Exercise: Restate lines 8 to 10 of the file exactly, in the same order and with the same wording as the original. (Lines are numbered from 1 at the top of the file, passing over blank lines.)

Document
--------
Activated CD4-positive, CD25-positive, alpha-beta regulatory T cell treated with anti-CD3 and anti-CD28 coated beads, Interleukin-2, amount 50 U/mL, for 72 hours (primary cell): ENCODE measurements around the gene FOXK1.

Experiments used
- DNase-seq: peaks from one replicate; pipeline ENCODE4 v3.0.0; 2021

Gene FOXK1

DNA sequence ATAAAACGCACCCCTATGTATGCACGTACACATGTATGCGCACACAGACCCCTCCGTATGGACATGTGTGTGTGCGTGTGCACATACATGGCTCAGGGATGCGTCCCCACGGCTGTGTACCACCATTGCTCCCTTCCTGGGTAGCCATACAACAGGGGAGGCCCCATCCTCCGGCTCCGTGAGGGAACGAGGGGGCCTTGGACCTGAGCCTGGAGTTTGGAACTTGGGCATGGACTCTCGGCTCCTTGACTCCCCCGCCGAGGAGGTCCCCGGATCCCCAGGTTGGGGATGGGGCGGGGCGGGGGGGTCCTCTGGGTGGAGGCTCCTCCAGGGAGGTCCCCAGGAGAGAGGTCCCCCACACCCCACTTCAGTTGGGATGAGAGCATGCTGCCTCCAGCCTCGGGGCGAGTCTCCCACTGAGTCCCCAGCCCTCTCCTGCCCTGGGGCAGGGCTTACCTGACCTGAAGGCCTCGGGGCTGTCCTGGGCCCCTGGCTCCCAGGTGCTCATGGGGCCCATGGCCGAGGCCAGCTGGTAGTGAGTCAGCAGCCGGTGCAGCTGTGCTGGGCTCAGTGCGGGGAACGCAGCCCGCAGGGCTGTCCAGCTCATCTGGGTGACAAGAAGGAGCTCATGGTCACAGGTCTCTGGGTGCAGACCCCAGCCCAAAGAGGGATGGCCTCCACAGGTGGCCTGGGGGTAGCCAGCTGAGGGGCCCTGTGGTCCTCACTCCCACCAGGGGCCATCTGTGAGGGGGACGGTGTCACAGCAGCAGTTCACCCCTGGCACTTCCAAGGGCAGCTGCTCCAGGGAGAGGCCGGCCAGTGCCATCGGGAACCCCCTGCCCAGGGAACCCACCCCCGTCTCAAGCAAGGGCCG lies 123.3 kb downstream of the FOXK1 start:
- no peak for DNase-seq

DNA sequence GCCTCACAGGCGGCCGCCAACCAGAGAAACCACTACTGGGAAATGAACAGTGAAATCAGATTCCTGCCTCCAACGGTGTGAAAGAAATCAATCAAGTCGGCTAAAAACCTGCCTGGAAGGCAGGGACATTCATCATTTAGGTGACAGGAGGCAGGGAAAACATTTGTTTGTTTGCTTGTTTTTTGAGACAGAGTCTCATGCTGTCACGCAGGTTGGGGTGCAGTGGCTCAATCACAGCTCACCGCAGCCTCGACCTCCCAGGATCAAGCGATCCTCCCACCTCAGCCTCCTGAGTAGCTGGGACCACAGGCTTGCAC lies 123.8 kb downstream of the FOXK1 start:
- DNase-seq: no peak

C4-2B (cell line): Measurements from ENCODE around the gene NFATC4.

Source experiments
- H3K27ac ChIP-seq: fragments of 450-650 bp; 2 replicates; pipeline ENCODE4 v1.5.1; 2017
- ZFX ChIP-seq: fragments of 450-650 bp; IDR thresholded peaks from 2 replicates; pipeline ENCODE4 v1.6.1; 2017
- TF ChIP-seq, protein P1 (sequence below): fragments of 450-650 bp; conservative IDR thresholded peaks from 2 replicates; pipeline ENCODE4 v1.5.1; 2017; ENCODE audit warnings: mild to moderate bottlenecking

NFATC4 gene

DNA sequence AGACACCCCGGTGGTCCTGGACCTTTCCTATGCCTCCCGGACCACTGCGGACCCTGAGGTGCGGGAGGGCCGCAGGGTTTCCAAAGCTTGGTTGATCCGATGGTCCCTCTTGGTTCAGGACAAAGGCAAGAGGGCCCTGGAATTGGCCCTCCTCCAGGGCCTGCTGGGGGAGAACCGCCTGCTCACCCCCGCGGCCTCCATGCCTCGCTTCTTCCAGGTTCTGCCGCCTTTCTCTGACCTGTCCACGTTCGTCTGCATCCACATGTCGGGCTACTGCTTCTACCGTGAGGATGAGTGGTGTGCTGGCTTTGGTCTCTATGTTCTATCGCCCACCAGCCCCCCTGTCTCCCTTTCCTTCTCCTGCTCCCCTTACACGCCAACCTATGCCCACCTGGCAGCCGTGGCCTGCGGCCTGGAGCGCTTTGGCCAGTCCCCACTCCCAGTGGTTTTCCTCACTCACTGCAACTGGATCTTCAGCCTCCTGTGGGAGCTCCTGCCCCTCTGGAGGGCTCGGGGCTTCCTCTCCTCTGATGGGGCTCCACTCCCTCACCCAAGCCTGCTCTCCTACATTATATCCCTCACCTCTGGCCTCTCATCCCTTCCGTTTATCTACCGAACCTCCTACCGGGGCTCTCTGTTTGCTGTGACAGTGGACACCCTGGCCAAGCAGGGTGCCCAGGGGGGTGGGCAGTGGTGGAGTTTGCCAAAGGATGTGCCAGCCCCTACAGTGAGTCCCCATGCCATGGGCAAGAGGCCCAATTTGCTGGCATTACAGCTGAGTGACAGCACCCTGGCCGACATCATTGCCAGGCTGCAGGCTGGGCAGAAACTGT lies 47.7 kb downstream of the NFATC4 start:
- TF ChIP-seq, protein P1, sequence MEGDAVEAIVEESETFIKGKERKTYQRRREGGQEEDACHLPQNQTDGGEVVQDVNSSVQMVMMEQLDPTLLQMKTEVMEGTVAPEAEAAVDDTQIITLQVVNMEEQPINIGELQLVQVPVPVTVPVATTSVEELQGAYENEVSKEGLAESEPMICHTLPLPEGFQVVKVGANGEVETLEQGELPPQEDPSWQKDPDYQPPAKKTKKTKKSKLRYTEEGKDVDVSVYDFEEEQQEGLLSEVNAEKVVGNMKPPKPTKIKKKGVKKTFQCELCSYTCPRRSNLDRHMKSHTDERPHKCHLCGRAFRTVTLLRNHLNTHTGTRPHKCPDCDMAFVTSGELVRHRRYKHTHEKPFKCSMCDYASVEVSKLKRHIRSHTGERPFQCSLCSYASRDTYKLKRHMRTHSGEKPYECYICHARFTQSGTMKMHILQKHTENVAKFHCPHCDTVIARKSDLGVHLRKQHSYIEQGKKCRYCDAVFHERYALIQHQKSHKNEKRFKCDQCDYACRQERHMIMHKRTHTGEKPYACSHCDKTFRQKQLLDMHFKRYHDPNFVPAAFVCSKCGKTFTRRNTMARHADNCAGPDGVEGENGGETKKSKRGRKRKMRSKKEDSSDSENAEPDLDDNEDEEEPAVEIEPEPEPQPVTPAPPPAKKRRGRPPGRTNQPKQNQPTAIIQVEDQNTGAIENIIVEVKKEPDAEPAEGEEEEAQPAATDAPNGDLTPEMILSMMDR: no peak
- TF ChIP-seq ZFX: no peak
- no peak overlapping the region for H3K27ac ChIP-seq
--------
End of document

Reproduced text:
- DNase-seq: no peak

C4-2B (cell line): Measurements from ENCODE around the gene NFATC4.

Source experiments